By WILLIAM GRIMES — The New York Times, December 6, 2011
In a competitive market, irreverently named wines have found a niche in a certain kind of consumer.
It’s peppery and full of fight. The tannins have grip. The nose takes no prisoners. This shiraz is a bitch.
Bitch and Fat Bastard are two wine brands that have taken up risqué names to help their lines stand out.
It says so on the label. Royal Bitch is the name of the wine, one of a teeming sisterhood of cabernets and chardonnays from a variety of producers with labels like Sassy Bitch, Jealous Bitch, Tasty Bitch and ThSweet Bitch. They are reinforcements for a growing army of rude, budget-priced wines that have shoved their way into wine stores and supermarkets in the past few years — most recently Happy Bitch, a Hudson Valley rosé that made its debut last month.
Dan Neville/The New York Times
The Alcohol and Tobacco Tax and Trade Bureau, an agency of the Treasury Department, approves about 120,000 applications for wine labels every year. Most names are traditional, often genteel, especially at the lower price points. It’s natural for a chardonnay or cabernet priced below $15 or even $10 to buff the image a bit. Woodbridge, Coastal Estates and Turning Leaf could be suburban subdivisions.
Then there are the others. Wines like the Ball Buster, a beefy shiraz-cabernet-merlot blend from the Barossa Valley in Australia. Or BigAss Red, from Milano Family Winery in California. Or Stench, an Australian sparkler from R Winery, the company that collaborated with the American importer Dan Philips of the Grateful Palate in 2004 to get the postfeminist ball rolling with a grenache named, simply, Bitch.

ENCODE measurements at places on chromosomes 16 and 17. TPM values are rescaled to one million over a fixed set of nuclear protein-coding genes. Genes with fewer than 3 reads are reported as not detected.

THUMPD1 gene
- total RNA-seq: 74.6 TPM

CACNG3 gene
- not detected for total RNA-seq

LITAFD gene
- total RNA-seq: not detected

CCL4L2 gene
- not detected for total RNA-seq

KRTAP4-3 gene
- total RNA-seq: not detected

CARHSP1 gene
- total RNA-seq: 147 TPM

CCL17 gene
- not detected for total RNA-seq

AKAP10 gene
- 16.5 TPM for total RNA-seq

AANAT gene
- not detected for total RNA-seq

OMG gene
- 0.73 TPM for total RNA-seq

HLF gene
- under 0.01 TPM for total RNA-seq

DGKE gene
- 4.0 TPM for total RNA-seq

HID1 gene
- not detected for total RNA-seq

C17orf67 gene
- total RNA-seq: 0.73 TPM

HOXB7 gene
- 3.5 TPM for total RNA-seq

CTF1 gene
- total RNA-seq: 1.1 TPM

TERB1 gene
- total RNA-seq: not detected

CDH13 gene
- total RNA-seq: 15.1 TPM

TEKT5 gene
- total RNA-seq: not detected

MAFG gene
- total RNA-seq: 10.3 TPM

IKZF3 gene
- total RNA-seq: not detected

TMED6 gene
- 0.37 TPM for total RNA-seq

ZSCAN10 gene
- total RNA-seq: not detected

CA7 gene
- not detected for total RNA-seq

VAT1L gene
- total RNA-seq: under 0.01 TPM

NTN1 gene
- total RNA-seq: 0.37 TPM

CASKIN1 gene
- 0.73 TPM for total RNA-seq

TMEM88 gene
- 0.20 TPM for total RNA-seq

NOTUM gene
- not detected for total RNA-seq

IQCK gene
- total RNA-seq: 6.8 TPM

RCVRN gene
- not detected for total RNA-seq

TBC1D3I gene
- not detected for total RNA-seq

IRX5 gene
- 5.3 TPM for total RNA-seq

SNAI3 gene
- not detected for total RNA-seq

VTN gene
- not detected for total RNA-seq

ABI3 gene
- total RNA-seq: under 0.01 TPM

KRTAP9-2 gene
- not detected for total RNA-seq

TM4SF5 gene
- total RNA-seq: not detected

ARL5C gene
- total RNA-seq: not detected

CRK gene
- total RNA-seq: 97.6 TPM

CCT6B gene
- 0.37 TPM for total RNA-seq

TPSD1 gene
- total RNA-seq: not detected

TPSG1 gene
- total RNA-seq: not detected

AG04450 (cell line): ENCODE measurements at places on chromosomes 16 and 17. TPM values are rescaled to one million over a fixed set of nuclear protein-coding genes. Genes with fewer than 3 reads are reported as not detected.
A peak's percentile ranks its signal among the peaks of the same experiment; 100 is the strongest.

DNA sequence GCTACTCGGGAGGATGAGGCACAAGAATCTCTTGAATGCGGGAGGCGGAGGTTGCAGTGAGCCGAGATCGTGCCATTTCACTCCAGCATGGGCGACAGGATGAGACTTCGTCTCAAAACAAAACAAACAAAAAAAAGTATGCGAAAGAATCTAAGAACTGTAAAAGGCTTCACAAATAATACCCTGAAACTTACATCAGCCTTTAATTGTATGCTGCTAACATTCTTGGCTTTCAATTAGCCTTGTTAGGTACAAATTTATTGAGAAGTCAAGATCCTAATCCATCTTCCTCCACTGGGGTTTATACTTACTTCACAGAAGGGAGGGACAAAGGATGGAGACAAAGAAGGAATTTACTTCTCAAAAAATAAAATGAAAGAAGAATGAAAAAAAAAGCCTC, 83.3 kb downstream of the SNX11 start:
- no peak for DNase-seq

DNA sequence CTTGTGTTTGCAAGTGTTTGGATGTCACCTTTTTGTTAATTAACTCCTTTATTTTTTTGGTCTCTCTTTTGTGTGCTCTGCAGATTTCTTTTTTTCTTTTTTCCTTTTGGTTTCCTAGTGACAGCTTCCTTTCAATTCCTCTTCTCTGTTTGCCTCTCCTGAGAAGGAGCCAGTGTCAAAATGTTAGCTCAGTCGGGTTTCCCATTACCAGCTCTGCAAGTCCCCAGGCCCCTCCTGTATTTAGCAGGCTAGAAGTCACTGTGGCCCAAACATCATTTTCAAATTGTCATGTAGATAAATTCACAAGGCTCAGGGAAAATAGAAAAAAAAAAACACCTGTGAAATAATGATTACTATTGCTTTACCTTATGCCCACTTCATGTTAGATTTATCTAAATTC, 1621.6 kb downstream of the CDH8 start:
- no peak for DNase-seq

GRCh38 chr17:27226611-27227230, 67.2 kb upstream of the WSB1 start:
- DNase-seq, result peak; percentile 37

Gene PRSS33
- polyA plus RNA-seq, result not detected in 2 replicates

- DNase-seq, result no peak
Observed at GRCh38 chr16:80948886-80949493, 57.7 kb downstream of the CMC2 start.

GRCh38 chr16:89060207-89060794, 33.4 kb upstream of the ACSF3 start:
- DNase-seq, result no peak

Like a slap across the face, Bitch grabbed the attention of a certain type of consumer, primarily young women en route to a bachelorette or divorce party, or looking for a special way to say, “I love you” on Mother’s Day. “They can buy it and say, ‘Here, bitch, I bought you a present,’ ” said John F. Umbach, the owner of Joseph Victori Wines, which distributes Royal Bitch and Sweet Bitch.
Chatham Imports sensed the appeal of an irreverent women’s drink in 2005 when one of its distributors developed a promotional rum cocktail called Jealous Bitch and shopped it around, diffidently, to bars and nightclubs. The sales representatives were a little nervous about how the name might go over. But young women loved it, and the company developed a wine to match the name.
“The thing is, if you come out with a conservative label, it’s hard to separate yourself from the herd on the shelf,” Mr. Umbach said. “The competition is just brutal.”
The competition is especially keen at the lower end of the market, where winemakers clamor for the attention of consumers looking for a drinkable chardonnay or cabernet for under $20.
For years, winemakers and marketers have been frantically popularizing their products, shedding the château image and embracing a blue-collar beer aesthetic. Last year, the top-selling wine brand in the United States was Barefoot. The label shows not a stately mansion among the vines, but the footprint of one of the winery’s former owners.